Objective: to explore and describe the impact of endometriosis upon quality of life.
Setting: Nuffield Department of Obstetrics and Gynaecology, University of Oxford.
Design: qualitative study.
Sample: twenty-four women with a laparoscopic diagnosis of endometriosis.
Methods: face to face, individual, in-depth interviews.
Results: analysis of the data revealed 15 descriptive categories. Pain, physical functioning, role performance, social functioning, emotional well-being, relationship with the medical profession, treatment, sexual intercourse, energy and vitality, employment and infertility were found to be a particular concern for women with endometriosis. Physical appearance, lack of control and powerlessness, feelings of social isolation and concerns that their daughters might develop endometriosis were new areas found to be negatively affected by the condition.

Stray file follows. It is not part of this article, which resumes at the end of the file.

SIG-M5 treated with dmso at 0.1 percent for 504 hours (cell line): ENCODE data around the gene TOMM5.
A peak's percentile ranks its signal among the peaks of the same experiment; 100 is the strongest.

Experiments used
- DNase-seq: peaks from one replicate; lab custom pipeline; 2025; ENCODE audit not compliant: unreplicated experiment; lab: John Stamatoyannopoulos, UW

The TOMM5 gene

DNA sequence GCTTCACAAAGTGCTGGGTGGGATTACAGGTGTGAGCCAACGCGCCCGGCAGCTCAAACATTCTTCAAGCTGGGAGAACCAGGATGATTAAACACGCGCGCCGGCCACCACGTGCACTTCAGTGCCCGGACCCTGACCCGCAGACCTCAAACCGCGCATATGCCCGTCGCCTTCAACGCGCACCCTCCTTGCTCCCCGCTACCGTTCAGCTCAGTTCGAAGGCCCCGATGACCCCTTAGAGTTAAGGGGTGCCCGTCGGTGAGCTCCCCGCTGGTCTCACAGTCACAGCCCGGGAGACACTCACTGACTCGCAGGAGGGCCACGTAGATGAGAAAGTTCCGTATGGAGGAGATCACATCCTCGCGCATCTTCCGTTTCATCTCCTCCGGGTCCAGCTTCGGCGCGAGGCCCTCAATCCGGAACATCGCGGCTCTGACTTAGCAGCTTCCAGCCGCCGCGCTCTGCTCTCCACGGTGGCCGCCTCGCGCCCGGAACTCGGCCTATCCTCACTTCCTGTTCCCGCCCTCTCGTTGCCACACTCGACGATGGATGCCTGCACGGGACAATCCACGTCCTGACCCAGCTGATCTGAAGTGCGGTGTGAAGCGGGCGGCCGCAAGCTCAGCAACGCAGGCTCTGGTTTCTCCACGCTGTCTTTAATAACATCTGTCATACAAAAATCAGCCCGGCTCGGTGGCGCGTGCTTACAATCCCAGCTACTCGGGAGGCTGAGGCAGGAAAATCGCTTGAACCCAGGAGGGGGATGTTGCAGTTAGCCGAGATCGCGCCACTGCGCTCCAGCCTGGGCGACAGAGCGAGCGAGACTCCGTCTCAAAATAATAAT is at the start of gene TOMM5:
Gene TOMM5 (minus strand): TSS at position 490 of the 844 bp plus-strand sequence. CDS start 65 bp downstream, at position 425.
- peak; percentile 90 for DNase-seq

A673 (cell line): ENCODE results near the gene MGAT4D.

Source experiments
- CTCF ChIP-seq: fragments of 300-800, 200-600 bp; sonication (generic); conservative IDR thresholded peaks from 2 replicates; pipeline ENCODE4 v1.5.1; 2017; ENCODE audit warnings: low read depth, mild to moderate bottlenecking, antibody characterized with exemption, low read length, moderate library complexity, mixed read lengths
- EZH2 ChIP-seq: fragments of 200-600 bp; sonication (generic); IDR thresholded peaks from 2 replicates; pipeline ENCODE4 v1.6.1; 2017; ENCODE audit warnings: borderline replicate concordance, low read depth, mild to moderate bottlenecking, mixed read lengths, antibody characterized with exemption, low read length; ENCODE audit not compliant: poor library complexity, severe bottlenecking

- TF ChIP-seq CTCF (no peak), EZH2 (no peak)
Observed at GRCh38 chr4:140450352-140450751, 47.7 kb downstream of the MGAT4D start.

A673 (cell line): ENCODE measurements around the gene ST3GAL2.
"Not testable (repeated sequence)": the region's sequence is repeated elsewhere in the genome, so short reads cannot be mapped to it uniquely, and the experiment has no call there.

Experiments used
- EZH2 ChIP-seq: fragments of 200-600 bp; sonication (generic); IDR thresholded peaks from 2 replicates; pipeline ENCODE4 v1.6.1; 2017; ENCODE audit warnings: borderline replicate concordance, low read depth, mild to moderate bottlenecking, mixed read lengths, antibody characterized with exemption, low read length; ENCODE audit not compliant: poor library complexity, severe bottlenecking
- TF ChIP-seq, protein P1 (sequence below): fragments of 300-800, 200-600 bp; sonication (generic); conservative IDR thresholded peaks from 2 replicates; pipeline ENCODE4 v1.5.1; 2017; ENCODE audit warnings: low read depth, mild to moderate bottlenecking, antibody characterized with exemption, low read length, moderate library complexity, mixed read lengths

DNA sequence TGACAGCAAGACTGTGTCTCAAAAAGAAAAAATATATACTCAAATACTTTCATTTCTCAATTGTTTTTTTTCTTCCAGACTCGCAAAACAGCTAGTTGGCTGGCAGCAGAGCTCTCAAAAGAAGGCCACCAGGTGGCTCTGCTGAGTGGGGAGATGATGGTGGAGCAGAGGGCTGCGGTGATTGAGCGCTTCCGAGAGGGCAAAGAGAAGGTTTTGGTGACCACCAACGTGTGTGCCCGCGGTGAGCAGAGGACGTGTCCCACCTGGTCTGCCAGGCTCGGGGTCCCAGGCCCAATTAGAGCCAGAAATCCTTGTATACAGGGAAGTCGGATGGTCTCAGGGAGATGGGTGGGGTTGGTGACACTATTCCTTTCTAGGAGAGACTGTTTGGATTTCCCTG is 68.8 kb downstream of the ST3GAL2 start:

Conclusions: the impact of endometriosis-associated symptoms upon quality of life is multidimensional and more complex than just negatively affecting psychosocial parameters. Conducting in-depth interviews to explore the subjective experiences of patients with endometriosis enabled the diverse areas of quality of life to be identified. Adopting a qualitative methodology is essential for item generation on disease specific health status questionnaires.